Asset managers always have stepped up following natural disasters, funneling charitable dollars to hard-hit communities. And after George Floyd's killing at the hands of police in May and ensuing calls for racial justice and equality, numerous asset owners and managers pledged their support for diversity initiatives to increase representation of people of color and women within their ranks.
Those efforts are to be commended. But there's an issue that deserves equal attention, one that focuses on the "S" in ESG. In the aftermath of the global COVID-19 pandemic, some asset owners and their managers are taking a more active role in demanding to know how their investments impact workers in the companies in which they invest. That touches on everything from equal pay for equal work, to access to health care and needed worker protections.
The pandemic has shown that poor and minority communities have been hit hardest by the coronavirus, in terms of both deaths and job losses. Meanwhile, white-collar workers have had a greater ability to shelter at home and remain at their jobs, thanks to telecommuting.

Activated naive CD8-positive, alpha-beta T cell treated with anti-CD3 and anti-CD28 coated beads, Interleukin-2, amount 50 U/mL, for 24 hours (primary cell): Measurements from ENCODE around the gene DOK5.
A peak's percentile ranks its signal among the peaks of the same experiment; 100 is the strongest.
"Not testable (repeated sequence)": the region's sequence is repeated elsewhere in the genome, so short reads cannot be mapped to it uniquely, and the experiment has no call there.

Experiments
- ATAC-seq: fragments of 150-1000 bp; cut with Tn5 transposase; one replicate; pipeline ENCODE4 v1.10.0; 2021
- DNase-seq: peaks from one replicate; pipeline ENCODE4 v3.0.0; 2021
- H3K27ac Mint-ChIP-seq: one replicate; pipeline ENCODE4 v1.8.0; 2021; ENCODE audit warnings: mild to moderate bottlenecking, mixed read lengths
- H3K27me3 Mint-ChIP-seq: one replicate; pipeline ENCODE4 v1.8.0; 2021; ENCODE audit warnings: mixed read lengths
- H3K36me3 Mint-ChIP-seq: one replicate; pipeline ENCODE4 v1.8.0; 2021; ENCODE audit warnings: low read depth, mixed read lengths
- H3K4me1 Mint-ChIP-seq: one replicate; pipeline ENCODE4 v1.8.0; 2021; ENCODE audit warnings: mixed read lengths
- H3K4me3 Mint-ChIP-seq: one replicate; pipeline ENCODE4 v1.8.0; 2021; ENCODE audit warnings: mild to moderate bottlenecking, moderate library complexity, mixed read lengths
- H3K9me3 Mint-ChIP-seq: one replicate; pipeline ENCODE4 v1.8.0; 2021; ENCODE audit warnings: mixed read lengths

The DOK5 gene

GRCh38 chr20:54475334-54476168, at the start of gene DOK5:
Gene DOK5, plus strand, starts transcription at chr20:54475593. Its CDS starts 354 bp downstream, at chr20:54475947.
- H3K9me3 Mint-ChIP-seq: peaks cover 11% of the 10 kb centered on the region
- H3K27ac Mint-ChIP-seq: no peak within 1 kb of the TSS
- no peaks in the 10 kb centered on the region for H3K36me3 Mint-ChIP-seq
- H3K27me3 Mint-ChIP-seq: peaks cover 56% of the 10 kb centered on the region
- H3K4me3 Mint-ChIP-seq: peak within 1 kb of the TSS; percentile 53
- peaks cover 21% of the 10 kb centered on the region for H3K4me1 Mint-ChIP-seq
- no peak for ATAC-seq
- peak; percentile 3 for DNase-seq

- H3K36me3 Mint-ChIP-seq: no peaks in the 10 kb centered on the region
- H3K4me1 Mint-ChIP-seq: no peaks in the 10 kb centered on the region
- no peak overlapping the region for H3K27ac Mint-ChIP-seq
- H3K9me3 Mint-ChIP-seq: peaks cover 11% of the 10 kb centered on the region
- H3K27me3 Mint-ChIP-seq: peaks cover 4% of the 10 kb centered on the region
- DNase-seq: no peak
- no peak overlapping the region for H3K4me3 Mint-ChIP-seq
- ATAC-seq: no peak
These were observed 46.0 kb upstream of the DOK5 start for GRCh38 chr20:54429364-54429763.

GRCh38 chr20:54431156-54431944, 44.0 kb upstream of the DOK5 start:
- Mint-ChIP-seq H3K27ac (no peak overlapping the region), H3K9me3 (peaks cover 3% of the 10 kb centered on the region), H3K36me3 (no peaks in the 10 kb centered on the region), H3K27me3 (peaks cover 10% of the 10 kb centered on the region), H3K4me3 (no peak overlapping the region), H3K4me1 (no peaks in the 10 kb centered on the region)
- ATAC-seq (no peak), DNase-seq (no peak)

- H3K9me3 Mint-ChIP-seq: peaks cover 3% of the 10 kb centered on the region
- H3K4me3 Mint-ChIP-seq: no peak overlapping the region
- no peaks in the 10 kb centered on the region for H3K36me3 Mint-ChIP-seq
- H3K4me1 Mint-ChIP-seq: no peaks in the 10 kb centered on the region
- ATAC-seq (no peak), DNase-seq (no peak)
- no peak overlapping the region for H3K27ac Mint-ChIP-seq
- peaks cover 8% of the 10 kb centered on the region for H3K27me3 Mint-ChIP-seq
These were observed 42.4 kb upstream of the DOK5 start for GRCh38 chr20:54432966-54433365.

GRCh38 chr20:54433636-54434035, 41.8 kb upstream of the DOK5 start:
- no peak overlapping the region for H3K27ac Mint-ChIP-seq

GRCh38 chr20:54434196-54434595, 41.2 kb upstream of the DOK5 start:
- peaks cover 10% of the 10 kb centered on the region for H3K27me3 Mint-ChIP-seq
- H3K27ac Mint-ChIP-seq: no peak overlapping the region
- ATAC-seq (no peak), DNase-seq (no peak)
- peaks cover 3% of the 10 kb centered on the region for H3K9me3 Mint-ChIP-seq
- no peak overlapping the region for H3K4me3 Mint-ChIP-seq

A year ago, the influential Business Roundtable redefined the purpose of a corporation, moving from a focus on shareholder primacy to one that would consider all stakeholders — customers, employees, suppliers, communities and shareholders.
BlackRock Inc. CEO Laurence D. Fink, in a televised interview this month, said so-called stakeholder capitalism is "going to become more and more important," for investors and the allocation of capital going forward. "The companies that focus on all their stakeholders, their clients, their employees, the society where they work and operate, are going to be the companies that are doing to be the winners for the future," he said on CNBC's "Squawk Box."
Such considerations will help fuel economic justice at a time of rising inequality. And it's an acknowledgment that lifting all boats will create a virtuous cycle, one that will create a stronger economy.
For the institutional investing industry, there's also the potential for a larger pool of potential investors with jobs and a level of income that will allow them to participate more fully in the economy and build savings for a secure retirement.